When it comes to car recalls, it can be difficult to get the American public motivated. Safecar.gov reported that 2014 was a record year for recalls with 803 total recalls that affected almost 64 million vehicles. You would think that after the Ford tire issue and the Toyota inexplicable acceleration debacle that people would take recalls seriously.
However, NBC News reports that response rates to recalls can be as low as 30 percent, which is a concern to manufacturers and government officials.
Why Is There A Low Car Recall Response Rate?
Response rates for car recalls range from 30 to 70 percent, with the rare 90 percent or higher happening on occasion. In most cases, publicized auto accidents tend to push response rates higher. When there is the possibility for driver injuries, that tends to motivate consumers to get something done.
However, the response numbers for recalls generally trend to the lower side, and there are a couple of reasons for that. Car manufacturers are only required to keep sales records on cars from 2013 to the current day. With cars that were made or sold before 2013, it can be very difficult to track down the owners. This means that those owners never get their recall notices and have no idea their car may have an issue.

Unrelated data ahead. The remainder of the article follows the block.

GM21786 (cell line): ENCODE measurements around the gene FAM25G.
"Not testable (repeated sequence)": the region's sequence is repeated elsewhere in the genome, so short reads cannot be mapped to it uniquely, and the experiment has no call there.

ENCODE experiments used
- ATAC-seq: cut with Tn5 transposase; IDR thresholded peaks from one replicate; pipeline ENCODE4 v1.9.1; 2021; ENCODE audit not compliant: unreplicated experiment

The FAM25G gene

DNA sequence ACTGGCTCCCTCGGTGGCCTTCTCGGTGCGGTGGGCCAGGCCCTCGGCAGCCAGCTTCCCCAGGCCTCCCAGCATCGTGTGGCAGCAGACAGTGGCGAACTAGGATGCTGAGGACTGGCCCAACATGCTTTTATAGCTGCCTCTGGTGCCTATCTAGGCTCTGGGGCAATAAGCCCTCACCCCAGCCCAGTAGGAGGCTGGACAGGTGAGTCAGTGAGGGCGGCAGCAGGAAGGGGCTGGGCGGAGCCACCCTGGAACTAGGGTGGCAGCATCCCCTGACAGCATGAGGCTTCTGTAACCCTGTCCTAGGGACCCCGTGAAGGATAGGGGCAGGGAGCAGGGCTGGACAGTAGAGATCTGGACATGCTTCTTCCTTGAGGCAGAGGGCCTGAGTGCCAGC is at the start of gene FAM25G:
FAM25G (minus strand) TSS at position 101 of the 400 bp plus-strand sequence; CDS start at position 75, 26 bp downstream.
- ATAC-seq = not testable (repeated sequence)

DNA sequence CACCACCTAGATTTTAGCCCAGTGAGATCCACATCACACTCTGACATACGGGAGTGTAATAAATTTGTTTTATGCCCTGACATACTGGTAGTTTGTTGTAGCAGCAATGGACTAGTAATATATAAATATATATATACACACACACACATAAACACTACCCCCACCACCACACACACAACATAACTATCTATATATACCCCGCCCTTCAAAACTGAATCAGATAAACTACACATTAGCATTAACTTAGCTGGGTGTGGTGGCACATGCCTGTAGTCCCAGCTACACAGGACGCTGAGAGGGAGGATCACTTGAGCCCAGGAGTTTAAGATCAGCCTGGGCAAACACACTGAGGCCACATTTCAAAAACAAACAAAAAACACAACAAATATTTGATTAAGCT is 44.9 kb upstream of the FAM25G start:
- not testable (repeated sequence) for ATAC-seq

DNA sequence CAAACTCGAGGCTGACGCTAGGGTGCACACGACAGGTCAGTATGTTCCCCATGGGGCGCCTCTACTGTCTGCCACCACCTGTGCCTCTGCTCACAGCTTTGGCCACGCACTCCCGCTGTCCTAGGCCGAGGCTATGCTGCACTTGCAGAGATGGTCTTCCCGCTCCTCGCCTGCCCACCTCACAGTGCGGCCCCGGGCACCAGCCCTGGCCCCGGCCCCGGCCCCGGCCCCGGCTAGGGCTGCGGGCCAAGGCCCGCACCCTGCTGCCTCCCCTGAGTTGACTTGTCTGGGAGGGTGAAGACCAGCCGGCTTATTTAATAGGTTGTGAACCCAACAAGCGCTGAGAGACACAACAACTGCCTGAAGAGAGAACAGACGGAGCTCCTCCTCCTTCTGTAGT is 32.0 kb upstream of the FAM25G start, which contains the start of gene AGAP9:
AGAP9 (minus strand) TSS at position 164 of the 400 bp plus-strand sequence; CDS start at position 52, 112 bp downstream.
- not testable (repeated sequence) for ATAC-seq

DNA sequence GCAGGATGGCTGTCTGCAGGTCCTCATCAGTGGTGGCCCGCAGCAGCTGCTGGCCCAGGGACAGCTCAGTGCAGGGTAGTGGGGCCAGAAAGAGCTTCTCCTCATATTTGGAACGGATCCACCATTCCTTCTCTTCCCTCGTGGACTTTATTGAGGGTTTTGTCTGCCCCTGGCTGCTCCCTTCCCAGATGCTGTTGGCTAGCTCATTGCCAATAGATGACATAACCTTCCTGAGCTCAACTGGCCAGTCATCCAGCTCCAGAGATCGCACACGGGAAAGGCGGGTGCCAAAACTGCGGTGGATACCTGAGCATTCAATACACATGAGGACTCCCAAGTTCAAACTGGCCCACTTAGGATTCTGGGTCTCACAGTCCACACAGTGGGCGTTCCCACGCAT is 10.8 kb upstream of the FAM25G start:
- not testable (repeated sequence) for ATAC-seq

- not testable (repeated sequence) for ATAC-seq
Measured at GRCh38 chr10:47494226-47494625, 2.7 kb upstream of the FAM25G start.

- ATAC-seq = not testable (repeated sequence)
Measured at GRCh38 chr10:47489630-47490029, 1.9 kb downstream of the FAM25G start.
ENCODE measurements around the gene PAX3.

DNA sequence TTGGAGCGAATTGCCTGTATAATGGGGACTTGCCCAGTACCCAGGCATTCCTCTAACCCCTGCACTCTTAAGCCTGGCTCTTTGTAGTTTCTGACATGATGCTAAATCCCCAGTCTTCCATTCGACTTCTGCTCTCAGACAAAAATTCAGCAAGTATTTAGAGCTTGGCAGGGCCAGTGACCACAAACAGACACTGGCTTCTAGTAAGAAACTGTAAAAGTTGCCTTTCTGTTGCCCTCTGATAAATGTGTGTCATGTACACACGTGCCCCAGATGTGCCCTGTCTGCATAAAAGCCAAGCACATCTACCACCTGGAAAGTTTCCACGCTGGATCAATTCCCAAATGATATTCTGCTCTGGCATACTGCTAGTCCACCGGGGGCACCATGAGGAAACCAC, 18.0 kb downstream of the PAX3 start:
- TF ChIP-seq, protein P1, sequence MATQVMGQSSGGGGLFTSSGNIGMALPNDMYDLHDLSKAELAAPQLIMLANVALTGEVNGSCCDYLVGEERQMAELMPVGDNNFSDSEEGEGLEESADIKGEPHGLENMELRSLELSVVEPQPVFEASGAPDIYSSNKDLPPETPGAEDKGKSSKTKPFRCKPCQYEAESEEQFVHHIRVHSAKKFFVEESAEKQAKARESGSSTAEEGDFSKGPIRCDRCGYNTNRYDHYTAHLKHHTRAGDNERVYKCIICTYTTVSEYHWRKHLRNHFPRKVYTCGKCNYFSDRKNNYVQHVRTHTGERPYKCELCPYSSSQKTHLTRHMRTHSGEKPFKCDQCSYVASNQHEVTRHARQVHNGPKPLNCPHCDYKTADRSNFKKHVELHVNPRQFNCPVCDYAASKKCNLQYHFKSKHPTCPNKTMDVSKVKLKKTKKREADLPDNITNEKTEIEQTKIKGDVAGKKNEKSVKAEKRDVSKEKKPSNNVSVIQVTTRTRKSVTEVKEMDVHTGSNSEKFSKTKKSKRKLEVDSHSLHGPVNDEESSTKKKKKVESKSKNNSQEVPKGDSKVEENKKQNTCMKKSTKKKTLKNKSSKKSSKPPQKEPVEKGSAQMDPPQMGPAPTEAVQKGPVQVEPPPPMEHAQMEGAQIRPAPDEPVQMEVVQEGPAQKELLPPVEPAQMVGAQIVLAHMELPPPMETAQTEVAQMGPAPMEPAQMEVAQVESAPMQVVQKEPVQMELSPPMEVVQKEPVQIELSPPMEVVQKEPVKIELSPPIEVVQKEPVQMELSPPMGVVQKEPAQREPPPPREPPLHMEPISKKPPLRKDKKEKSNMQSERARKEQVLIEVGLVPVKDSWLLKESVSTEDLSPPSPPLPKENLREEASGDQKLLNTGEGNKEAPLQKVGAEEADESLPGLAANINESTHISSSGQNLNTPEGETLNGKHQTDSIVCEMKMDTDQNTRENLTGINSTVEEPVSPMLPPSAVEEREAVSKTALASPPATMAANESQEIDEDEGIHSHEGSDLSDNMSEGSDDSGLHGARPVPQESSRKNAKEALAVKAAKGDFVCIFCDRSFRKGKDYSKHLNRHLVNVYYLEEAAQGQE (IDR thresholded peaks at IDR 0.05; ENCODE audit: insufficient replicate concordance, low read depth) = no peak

Problems With Customer Tracking
Another problem is the way in which manufacturers attempt to reach out to owners. The two most common ways for owners to find out about recalls are to get something in the mail from the manufacturer or look up their car model on Safercar.gov. But if the card gets mixed in with junk mail and the owner never checks online, then they may have no idea there is a recall in effect.
The government works together with manufacturers to release recall information to the media. In so doing both parties are trying to get the word out to as many people as possible. Whether a recall is initiated by the manufacturer or mandated by the government, the attempt to contact consumers is usually a joint effort. But in many cases, that effort falls short.
Product Liability With Recalled Cars
The issue of product liability when it comes to recalled cars is complicated. The mere fact that a car has been recalled does not constitute negligence on the part of the manufacturer. When there is a car accident product liability case; the manufacturer, distributor, and dealership that made and sold the car can be held liable. The extent to which each party is liable depends on what happened leading up to the accident.